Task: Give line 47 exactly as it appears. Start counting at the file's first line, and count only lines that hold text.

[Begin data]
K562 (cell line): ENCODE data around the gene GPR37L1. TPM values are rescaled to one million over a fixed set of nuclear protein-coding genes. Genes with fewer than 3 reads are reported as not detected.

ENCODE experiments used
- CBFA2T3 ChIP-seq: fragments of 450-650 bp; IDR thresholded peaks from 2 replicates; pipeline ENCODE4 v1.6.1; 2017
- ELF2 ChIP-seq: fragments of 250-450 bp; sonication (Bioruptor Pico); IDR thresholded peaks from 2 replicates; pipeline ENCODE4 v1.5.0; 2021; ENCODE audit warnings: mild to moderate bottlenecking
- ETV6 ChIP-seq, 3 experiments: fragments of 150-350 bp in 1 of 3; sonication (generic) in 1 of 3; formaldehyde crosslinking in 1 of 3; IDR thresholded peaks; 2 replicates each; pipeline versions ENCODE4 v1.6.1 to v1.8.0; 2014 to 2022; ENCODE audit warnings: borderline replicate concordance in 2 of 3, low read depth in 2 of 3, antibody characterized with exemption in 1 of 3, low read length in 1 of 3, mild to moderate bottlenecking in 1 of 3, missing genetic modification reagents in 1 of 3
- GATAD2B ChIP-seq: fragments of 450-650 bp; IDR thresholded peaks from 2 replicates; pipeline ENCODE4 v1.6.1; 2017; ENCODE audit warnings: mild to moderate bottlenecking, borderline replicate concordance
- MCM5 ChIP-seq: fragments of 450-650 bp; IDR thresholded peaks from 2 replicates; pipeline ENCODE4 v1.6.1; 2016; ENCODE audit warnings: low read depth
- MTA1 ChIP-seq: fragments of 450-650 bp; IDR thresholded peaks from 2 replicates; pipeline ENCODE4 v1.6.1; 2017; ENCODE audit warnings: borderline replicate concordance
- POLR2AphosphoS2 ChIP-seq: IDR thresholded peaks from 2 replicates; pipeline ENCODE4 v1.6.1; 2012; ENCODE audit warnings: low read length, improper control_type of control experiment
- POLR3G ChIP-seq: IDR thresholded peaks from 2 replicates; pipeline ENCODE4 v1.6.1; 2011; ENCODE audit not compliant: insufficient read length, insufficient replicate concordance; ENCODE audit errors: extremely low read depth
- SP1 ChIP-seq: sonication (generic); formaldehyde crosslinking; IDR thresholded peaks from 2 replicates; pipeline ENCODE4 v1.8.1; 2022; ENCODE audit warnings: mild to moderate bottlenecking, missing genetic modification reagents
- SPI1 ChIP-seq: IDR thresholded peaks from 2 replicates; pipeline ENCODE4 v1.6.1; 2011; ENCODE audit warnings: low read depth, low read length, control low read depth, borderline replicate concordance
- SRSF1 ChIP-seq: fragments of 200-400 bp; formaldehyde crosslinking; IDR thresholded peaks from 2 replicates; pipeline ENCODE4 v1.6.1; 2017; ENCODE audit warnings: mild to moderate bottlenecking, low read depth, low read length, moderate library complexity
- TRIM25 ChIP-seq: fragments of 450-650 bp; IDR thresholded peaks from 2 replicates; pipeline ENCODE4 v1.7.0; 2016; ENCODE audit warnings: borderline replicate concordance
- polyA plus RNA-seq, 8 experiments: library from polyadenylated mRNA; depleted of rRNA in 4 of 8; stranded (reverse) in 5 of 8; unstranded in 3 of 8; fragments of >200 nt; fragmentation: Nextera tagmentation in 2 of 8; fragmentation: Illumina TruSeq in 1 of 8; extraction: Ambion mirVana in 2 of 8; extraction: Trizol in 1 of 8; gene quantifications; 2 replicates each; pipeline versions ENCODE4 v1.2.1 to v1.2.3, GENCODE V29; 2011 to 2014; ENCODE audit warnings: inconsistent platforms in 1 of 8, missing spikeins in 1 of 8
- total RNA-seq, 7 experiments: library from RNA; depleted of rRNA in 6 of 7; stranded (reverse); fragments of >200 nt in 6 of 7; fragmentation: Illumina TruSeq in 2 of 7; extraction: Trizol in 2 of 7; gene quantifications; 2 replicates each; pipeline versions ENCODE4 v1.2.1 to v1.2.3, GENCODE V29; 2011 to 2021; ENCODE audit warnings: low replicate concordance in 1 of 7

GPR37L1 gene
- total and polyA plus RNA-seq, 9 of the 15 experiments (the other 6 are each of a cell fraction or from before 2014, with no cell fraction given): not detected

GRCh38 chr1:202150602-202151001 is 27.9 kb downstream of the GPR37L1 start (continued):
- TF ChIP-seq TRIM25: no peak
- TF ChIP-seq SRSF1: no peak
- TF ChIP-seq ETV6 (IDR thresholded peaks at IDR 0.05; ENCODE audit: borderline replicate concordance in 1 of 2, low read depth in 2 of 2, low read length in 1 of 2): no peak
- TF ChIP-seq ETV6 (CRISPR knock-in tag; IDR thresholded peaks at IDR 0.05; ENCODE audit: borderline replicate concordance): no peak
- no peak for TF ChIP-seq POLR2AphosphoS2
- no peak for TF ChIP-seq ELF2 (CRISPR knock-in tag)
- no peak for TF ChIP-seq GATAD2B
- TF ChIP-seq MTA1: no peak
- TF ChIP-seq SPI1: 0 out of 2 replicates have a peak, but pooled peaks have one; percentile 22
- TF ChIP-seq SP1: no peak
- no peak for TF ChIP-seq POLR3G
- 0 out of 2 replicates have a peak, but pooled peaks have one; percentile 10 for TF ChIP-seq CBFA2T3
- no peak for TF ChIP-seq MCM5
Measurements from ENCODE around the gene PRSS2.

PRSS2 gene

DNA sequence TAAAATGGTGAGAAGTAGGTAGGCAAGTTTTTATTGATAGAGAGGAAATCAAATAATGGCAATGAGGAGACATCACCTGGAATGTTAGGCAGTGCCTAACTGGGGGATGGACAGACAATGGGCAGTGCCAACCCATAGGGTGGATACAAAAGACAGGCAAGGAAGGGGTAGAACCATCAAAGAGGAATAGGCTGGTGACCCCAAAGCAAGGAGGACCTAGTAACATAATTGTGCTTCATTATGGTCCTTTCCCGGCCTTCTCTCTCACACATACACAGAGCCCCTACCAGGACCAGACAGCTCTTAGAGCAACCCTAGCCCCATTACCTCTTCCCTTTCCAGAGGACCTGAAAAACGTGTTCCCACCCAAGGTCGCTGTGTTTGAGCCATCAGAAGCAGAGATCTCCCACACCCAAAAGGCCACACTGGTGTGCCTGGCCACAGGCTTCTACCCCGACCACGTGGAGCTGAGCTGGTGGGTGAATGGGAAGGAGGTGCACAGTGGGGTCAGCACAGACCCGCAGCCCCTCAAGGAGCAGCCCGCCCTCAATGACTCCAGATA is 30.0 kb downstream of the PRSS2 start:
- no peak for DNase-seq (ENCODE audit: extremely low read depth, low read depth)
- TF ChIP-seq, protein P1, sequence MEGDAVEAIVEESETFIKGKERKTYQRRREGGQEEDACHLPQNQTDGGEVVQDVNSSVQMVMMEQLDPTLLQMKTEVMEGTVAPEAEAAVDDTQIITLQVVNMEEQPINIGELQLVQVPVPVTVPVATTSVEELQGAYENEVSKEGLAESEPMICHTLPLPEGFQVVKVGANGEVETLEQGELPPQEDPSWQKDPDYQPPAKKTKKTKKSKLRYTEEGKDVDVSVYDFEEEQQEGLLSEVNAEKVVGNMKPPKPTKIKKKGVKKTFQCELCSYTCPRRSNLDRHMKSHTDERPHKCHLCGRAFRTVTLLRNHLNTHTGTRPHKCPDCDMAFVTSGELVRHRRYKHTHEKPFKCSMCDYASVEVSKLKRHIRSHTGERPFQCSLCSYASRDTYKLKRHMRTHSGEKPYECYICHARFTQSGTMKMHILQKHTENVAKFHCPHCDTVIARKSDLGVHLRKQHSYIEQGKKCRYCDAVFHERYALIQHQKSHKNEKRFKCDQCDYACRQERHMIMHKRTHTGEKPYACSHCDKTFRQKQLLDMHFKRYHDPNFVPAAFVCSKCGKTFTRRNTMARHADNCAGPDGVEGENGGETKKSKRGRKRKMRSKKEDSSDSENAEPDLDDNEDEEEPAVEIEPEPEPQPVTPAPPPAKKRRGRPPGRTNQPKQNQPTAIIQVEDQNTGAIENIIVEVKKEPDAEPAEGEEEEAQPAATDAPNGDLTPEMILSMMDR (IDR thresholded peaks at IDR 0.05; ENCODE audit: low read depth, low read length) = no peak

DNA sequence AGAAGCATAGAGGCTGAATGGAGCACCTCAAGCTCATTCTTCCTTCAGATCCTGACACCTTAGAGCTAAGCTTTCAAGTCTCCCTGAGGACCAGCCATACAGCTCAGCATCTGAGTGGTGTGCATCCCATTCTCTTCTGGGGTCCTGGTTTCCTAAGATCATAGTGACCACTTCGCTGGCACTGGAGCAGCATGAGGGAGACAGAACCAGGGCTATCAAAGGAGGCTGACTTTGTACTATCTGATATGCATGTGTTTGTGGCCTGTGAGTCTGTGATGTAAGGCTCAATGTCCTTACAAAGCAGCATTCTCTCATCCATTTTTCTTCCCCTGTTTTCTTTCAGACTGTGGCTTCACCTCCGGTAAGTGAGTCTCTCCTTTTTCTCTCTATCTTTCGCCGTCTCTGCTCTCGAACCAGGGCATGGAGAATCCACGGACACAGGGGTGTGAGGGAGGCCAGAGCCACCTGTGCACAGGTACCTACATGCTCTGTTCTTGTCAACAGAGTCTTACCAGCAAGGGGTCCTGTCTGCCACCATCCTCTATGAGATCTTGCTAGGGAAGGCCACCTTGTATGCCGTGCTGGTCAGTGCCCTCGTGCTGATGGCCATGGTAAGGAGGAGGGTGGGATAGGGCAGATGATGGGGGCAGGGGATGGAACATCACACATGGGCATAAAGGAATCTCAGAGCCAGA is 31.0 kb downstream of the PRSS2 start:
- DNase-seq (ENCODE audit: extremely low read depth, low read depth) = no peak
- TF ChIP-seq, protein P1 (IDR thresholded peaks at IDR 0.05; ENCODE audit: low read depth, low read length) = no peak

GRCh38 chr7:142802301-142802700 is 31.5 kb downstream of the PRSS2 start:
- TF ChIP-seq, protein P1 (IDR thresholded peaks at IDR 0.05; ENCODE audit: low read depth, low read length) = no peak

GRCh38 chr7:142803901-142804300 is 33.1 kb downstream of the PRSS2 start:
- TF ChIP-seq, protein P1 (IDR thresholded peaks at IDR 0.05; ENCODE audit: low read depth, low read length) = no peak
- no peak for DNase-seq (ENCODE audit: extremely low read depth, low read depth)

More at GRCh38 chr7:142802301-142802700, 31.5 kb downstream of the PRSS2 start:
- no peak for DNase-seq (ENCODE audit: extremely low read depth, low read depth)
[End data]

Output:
- no peak for DNase-seq (ENCODE audit: extremely low read depth, low read depth)